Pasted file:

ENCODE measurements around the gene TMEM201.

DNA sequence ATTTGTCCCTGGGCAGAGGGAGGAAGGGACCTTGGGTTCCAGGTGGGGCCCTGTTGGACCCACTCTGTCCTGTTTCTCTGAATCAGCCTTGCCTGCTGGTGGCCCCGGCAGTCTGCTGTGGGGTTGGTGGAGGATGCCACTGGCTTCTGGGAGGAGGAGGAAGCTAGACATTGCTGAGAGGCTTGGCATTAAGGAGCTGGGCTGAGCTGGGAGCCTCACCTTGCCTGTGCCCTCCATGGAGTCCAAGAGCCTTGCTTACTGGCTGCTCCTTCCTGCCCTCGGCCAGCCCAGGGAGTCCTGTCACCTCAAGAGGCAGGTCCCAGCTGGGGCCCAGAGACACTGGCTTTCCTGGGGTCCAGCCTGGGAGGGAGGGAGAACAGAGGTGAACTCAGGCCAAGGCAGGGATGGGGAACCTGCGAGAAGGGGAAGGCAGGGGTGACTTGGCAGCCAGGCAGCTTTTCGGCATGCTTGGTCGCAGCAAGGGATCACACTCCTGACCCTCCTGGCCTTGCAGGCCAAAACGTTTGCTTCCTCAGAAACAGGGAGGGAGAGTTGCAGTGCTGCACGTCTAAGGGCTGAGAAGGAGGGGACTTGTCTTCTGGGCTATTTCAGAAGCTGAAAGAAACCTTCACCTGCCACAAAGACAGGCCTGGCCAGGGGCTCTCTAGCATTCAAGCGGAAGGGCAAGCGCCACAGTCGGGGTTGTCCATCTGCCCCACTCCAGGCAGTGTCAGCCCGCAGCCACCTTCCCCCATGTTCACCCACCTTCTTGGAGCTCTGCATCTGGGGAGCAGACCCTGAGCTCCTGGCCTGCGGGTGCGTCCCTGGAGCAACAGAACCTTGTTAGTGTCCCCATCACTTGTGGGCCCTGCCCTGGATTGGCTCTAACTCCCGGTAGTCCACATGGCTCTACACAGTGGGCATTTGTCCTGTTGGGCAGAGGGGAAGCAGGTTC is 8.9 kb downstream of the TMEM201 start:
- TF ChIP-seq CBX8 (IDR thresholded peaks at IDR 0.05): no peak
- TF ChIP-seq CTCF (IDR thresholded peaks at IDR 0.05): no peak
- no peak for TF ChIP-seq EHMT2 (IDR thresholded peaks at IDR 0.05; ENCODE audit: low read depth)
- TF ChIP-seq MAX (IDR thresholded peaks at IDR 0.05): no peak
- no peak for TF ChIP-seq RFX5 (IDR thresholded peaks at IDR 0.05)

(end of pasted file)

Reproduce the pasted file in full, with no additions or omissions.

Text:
ENCODE measurements around the gene TMEM201.

DNA sequence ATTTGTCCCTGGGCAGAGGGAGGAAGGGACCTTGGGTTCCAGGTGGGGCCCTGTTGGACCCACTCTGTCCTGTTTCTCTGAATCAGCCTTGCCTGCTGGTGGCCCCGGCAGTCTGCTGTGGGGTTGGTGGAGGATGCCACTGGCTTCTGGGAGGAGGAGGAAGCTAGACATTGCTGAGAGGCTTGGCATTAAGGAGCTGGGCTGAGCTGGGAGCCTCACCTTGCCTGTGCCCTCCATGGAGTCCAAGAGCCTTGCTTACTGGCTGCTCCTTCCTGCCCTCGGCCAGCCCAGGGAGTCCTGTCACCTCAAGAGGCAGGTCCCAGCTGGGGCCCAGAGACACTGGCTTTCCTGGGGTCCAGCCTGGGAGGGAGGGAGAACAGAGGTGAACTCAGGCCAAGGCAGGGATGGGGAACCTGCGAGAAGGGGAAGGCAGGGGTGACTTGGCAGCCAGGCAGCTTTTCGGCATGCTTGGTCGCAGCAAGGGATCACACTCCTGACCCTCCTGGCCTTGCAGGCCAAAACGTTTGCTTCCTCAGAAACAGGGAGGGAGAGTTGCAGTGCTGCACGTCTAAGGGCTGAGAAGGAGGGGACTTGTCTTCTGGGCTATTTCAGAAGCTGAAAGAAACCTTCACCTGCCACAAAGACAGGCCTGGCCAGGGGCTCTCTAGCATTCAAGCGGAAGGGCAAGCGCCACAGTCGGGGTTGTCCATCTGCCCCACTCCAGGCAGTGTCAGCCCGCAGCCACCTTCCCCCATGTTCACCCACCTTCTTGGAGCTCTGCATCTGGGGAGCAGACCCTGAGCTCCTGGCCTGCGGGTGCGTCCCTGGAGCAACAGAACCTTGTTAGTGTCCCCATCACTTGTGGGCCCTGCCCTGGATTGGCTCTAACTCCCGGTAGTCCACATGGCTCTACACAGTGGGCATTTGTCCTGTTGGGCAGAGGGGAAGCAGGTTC is 8.9 kb downstream of the TMEM201 start:
- TF ChIP-seq CBX8 (IDR thresholded peaks at IDR 0.05): no peak
- TF ChIP-seq CTCF (IDR thresholded peaks at IDR 0.05): no peak
- no peak for TF ChIP-seq EHMT2 (IDR thresholded peaks at IDR 0.05; ENCODE audit: low read depth)
- TF ChIP-seq MAX (IDR thresholded peaks at IDR 0.05): no peak
- no peak for TF ChIP-seq RFX5 (IDR thresholded peaks at IDR 0.05)